Monday, December 31, 2007

This Blog's Person-of-the-Year Is Al Gore

This was an unstructured year. No remarkable success stands out, there has been no conclusion to a great enterprise, and the choice of a Person-of-the-Year is not therefore an obvious one. The War on Terror went on, with some improvement in Iraq, perhaps some deterioration in Afghanistan, and Pakistan veered toward the abyss. The Burmese people rose against their military oppressors, but they were crushed. The American election of 2008, upon which so much focuses, begins three days into the New Year, but no one candidate has established any kind of commanding presence yet, and the ultimate choice remains a mystery. President Bush muddled on through the year, avoiding defeat in the Middle East, but not winning confidence as an able leader. The subprime crisis caused consternation, but the economy has not so far slipped into a recession.

Given these circumstances, I thought long and hard about a choice for Person-of-the-Year, and I'm not really satisfied with the choice I've made. But it is Al Gore, winner of a Nobel Peace Prize for his emergence as the world's leading exponent for taking action to stem global warming, who gets the nod.

It can easily be argued that Gore has not been successful yet. The United Nations' global warming conference in Bali was mostly a bust. Global warming has not emerged as an important issue in the developing U.S. election campaign.

But millions of people have become more aware of the issue in the last year, there is more talk about global warming, people are watching the weather pages of newspapers more, and the television networks are paying more attention to the weather. The man identified most with the issue is clearly Gore.

He commands admiration for other things. Many persons who had won the popular vote but lost the electoral vote and failed to become President (in part because of a U.S. Supreme Court decision) would have become embittered and retired into private life. But Gore did not. He went on to new things. He made a lot of money lecturing. He made a well-regarded movie on the issue that preoccupied him. He remained a vital force in national and international life, and, in fact, his advocacy has been stronger since the 2000 election than before it. His may not be the most exciting personality, but he is gaining more of our attention.

Mainly, it is the coming to the fore of the global warming problem that has allowed Gore to begin to strike a chord. As Time magazine reported last week, a three-foot rise of the world's oceans would displace 100 million people, and a rise of 20 feet would displace 400 million.

And perhaps this is an understatement of what could happen. The melting of the glaciers alone could easily cause a world crisis, but there would be other effects, drought, changes in crop yields, perhaps more violent storms. Within the next century, unless something is done, this could become an utter catastrophe for mankind.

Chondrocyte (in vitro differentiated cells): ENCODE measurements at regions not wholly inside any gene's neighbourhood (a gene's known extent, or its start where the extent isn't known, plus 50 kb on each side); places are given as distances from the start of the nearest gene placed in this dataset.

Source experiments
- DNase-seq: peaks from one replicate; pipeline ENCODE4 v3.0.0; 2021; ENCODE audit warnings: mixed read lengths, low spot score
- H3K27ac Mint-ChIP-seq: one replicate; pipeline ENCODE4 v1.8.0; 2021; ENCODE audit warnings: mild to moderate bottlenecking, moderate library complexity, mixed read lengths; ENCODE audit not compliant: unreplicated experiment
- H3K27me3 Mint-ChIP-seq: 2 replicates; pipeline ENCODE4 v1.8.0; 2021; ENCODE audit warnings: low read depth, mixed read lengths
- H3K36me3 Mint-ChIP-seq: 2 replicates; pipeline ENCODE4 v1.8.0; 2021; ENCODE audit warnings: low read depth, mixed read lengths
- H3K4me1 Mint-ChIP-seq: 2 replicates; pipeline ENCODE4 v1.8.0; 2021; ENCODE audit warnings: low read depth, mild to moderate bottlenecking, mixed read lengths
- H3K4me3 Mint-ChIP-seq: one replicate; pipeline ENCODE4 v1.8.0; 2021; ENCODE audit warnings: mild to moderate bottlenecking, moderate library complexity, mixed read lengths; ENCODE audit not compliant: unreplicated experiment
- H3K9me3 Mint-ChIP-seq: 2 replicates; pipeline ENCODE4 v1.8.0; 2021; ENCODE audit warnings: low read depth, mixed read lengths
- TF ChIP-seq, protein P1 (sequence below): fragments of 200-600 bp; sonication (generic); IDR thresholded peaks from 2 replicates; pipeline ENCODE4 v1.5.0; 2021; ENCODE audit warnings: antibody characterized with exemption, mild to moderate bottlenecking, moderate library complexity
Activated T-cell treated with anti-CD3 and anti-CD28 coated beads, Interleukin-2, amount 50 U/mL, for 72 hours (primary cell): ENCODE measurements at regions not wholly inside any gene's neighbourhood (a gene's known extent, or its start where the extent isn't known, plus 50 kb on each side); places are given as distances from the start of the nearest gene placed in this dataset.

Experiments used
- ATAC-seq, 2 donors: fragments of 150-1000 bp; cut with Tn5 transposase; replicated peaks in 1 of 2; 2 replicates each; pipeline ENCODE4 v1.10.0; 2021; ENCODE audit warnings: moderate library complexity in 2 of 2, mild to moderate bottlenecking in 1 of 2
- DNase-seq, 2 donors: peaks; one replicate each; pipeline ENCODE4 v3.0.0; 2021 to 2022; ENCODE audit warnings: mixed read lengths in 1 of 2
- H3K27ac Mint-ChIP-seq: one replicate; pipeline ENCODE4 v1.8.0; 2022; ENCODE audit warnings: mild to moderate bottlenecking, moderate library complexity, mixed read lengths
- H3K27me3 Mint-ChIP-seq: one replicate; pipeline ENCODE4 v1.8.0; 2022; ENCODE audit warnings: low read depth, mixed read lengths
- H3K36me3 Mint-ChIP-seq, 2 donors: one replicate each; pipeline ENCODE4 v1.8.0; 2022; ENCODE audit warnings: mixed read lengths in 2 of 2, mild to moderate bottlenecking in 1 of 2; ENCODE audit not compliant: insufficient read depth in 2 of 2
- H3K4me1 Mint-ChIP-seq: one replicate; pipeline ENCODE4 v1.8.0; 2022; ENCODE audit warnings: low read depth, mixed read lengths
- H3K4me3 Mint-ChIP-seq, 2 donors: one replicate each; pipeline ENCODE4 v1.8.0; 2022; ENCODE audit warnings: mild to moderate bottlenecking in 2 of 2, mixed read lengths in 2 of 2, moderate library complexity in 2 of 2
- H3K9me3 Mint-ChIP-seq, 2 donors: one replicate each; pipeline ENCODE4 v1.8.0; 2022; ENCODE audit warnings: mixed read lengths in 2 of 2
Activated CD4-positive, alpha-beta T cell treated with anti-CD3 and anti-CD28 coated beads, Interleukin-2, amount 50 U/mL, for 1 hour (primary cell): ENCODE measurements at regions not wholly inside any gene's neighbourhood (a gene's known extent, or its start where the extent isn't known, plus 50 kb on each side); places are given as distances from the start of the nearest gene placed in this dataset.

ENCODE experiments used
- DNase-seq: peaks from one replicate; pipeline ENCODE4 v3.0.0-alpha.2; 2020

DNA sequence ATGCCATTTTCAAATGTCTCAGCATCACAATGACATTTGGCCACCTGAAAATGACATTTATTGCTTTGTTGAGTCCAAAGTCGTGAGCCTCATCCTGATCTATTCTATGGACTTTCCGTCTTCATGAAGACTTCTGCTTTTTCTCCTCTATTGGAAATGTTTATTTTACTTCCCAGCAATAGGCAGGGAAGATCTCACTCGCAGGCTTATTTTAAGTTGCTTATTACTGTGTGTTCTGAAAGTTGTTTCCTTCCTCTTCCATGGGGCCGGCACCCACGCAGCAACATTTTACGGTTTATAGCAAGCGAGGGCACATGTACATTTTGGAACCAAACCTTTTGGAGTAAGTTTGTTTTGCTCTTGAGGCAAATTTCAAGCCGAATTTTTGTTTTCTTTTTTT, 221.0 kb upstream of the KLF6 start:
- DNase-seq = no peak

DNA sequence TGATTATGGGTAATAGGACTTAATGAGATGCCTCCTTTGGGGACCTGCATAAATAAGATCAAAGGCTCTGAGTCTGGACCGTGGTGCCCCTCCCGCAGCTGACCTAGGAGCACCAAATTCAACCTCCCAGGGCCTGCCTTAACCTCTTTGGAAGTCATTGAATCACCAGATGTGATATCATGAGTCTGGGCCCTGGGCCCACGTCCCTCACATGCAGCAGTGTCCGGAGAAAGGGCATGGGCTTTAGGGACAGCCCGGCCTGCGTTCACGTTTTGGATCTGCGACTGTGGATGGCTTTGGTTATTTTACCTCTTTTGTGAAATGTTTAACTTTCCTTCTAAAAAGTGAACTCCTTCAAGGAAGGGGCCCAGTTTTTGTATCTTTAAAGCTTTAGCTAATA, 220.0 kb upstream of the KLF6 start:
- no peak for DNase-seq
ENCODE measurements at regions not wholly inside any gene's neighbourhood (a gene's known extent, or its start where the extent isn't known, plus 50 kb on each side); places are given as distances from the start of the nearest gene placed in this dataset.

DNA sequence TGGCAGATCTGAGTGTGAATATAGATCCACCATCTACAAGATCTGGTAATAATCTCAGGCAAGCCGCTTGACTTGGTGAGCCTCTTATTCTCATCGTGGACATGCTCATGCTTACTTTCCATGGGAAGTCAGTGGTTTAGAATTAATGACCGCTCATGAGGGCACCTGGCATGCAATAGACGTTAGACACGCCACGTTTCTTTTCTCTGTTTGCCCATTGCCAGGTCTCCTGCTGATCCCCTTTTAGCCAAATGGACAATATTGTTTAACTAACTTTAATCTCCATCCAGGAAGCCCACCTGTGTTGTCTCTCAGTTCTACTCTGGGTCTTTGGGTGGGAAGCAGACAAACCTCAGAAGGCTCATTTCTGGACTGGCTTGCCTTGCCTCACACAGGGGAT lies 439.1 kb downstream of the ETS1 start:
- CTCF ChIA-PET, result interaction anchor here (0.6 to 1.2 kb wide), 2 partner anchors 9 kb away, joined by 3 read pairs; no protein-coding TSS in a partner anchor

Perhaps technological innovation may deal with it. Perhaps nuclear power and other forms of generating power will reduce it. Perhaps, people will even seriously adopt conservation, as the L.A. Times and other editorial pages want them to. But, at this point, the overall outlook is not a bright one.

Gore is identified with the issue. When the Bali conference began to crumble, he flew there, blamed the stalling bluntly on the United States, and, to a small extent, the U.S. had to give ground.

Since it is the great controversies that ultimately move electoral politics, it is not even foreclosed that the former vice president could become president (although not in 2008). Even if he thinks now this is unlikely, he could be swept to political power by an inexorable tide. Stranger things have happened.

The important thing for now is that this is important, and Gore and the majority of scientists are probably right about it. I'm not saying they understand everything they need to learn about the climate, and about the consequences of global warming. But they understand enough for most of the rest of us to be sure they are on the right track.

So, 2007 was an unstructured year. But with his efforts, Al Gore was trying mightily to give it some structure. He was looking forward when so many leaders were preoccupied with petty political concerns. His good will, his humanitarian spirit, could not be denied, at a time when religious fanatics continued to dominate the news. For these reasons, and I'm feeling better about the choice as I write, Gore is my Person-of-the-Year.

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For sheer great reporting, it is hard to beat Somini Sengupta's article that led the New York Times today, on the choice of the slain Benazir Bhutto's party of Bhutto's 19-year-old Bilawal, as its new leader. When attempts to question the young Oxford student were cut off as soon as they started, Sengupta somehow managed to collar him for an interview anyway. Her story shows how lucky the NYT is to have Sengupta covering the subcontinent during one of the most turbulent periods in its history.

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1 Comments:

Anonymous Anonymous said...

I have no idea what you mean in claiming that 2007 was an "unstructured year." Perhaps you haven't noticed, but Life beyond your artificial media world is fluid and unscripted.

1/01/2008 10:37 AM  

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